This week's #BookOfTheWeek is The Disasters by M. K. England. It's the year 2194 and hotshot wannabee pilot Nax has failed out of the Ellis Station Academy on his very first day. During a terrorist attack, Nax escapes with three other Academy dropouts. Now not only do they have to survive - they have to clear their names as well as save the galaxy.
Since World War II biologists have learned much more about the characteristic sounds of many soniferous marine animals.
P. Vigoureux and J. B. Hersey, "Sound in the Sea," The Global Coastal Ocean, 1962
There is even an entire family of fishes, the Haemulidae or “grunts,” whose common name reflects their soniferous tendencies.
Christie Wilcox, "I am Lionfish, hear me ROAR!" Discover, May 12, 2017
The adjective soniferous “conveying or producing sound” is Latinate but not Latin. The first two syllables, soni-, are a combining form of the Latin noun sonus “sound.” The second two syllables, -ferous “bearing, producing,” make a hybrid suffix from the Latin suffix -fer “carrying, bearing” (as in aquifer) and the English suffix -ous “possessing, full of,” which comes via Old French -ous, -eus, -eux from Latin -ōsus. Soniferous entered English in the early 18th century.
Medium Glass Circle by JAMES TURRELL 🎯👀 @friezeartfair
The second Frieze Los Angeles art fair opened the same week as the Oscars, drawing its own starry crowd to the massive gallery tent at Paramount Studios and the Frieze Projects installations on the back lot. Also shining: artists and art lovers who have come from around the world to see the work and to gawk at the art-forward fashion — or to be gawked at.
James Turrell displayed archival works from his long-running Glass series in this year’s Frieze Los Angeles art fair at Paramount Studios.
Pace Gallery and Kayne Griffin Corcoran combined their booths to showcase Turrell’s works in an immersive solo exhibition at the fair. Although his Glass pieces vary in composition, each work emit their own vivid combination of colors that transition seamlessly from one to the other. With this presentation, the artist continues his exploration of light and how its transformation affects the viewers’ perception of space.
Medium Glass Circle, 2017
L.E.D. light, etched glass and shallow space
56 × 56 in
142.2 × 142.2 cm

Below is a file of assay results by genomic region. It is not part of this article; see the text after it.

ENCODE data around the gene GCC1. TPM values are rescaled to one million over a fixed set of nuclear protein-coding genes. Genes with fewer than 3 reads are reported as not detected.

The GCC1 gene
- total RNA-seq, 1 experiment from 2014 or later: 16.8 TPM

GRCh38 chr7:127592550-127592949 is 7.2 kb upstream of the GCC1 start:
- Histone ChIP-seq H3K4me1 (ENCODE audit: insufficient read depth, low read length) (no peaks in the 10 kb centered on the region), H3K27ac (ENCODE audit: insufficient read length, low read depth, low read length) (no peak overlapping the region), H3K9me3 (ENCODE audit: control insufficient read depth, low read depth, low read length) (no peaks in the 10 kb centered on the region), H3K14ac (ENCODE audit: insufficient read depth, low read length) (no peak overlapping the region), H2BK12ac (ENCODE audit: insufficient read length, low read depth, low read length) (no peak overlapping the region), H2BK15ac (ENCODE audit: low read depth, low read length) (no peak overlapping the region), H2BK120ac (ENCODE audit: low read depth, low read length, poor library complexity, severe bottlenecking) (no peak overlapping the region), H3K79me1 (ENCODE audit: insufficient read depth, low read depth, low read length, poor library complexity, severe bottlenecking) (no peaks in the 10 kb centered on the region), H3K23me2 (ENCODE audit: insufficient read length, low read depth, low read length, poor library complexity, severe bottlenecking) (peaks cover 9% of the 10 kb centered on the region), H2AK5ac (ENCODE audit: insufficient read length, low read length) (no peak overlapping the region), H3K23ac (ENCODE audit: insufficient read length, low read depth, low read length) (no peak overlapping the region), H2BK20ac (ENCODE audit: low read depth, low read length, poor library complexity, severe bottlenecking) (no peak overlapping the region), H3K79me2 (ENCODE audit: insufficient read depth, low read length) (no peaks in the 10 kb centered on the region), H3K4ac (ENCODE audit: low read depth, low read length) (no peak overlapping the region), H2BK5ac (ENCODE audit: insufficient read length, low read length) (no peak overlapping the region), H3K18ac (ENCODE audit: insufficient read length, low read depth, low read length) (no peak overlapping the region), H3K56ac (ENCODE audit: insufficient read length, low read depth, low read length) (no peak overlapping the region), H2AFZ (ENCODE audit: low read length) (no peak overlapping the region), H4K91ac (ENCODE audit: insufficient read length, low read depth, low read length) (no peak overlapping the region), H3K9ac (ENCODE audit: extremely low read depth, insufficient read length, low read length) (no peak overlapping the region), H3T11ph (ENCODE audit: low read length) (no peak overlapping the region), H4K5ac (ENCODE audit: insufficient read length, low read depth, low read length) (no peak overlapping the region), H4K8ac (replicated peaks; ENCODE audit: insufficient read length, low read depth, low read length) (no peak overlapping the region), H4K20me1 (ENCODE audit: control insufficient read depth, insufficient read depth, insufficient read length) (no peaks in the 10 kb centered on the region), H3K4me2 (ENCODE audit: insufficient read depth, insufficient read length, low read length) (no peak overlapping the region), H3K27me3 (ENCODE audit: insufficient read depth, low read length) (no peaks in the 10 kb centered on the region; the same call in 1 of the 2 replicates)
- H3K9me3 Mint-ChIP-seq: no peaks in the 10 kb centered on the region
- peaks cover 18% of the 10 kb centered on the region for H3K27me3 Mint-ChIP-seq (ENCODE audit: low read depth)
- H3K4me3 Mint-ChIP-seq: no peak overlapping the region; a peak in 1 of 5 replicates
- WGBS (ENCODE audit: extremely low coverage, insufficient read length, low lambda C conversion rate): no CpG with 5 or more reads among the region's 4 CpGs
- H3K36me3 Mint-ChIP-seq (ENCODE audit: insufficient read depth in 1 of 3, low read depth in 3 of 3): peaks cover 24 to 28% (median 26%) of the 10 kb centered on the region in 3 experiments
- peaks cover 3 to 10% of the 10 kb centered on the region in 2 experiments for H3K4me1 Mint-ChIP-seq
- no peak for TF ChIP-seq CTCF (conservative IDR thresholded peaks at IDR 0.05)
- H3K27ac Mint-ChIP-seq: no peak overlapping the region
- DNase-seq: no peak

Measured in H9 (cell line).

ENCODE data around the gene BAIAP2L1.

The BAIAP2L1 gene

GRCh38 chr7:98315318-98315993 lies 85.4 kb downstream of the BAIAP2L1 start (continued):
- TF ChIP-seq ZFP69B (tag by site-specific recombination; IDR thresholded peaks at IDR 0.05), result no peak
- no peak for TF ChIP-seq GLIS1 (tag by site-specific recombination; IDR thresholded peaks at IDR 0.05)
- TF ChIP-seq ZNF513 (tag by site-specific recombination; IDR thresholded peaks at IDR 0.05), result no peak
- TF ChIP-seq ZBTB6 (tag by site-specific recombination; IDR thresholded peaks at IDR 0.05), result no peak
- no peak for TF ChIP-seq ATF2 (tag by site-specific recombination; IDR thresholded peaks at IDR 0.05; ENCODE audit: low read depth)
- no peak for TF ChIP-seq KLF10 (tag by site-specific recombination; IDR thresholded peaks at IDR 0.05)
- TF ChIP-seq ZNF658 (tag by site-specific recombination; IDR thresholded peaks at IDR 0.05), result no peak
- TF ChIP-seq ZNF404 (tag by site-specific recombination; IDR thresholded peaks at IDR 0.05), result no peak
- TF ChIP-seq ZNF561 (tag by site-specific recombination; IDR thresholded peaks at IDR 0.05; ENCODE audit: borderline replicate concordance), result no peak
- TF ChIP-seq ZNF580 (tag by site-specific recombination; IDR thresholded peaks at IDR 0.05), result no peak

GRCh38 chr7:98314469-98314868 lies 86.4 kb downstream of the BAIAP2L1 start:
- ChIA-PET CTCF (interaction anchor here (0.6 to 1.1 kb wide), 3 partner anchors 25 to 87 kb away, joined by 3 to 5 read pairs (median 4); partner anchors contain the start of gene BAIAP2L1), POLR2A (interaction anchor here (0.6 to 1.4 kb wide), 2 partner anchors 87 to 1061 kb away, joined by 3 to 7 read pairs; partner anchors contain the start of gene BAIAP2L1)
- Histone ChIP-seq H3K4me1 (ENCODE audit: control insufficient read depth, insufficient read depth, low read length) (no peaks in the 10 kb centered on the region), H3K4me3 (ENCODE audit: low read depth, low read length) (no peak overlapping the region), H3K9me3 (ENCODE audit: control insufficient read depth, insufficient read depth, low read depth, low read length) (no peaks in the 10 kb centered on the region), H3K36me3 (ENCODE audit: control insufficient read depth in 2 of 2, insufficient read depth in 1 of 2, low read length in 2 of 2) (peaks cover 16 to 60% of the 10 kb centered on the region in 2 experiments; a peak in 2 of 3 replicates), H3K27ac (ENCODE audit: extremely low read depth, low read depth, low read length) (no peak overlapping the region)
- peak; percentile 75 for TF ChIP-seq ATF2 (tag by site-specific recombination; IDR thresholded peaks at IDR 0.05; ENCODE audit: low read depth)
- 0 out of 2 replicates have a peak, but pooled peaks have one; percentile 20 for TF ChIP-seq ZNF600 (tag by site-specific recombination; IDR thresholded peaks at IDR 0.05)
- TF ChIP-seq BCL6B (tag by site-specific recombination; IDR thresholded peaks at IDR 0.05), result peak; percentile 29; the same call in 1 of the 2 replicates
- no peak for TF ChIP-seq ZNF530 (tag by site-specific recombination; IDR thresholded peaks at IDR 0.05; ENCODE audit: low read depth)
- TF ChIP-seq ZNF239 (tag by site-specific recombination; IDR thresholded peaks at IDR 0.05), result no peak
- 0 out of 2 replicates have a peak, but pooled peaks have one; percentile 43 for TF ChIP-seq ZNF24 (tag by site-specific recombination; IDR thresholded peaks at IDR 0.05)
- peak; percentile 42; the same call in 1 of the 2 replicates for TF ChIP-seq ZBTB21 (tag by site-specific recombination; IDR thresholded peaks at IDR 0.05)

Ellroys, The Noodle Bar Or the Hotdog stand. Hungry yet? Arcorp Food Court.
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Wow second post in the next day I posted the previous post. Hopefully I'll still post more frequently from now on.
Levar Coudio is a character that works as an instructor at 'Sp-Ace' and is one of few people on the Maestro spaceship that have a direct contact with the benefactor for unknown reasons, which Coudio keeps hidden from those that don't know. Coudio is hoping for a transfer to an academy at Earth, due to wanting to be with his girlfriend Maelisha Furpo, who is due with a baby girl in few short months and thus Coudio would like to return to Earth to be with his family and see his daughter grow in his presence. He is very laid back and is generous to his students, although Coudio seems to be lost in thoughts when alone. Age: 36.
Levar Coudio | Sp-Ace | 002 | 17/02/2020
Tjentište #1 , Bosnia Hercegovina, Kosmic memories, 2020. #architecture#photography#modernism#contemporaryart#utopia#design#futurism#brutalism@noeveofficial@spazionobilegallery@aucube#space#sciencefiction@theravestijngallery@galerie_provost_hacker@lagaleriehk #noeveofficial#leica#acheologyofthefuture#art#artcollector @momentum_fine_art #concretedesign
« Kosmic memories » reveals extraordinary architectures, veritable totems of civilization of the future erected as so many signs of a possible elsewhere. It is not by chance that this science fiction universe was born between the end of the 1960s and the beginning of the 1980s, especially in the satellite and non-aligned countries of the former Russia. First of all, the obsession with the cosmos is an old tropism of the Russian imagination (Tsiolkovsky, Sputnik, Gagarin…) and with the rapprochement of the West, artistic creation frees itself from political dogmas. If all these buildings have different functions, commemorative, political, institutional, their forms testify to the same breath: the invention of a future imbued with science fiction. We can see flying saucers, space stations and a multitude of geometrical shapes from another planet. Built mostly in concrete and at the tops of stellar landscapes, a telluric power from elsewhere emerges from these monumental architectures. Their location, while often a place of memory, also coincides with dawn or dusk, with a lateral light that reinforces their strangeness. Brutalist, futuristic, utopian, mystical, esoteric beauty… between Tintin’s ‘Temple of the Sun’ and the monolith from ‘2001, Space Odyssey’, these sentinels embody the dream of a future that is always to come.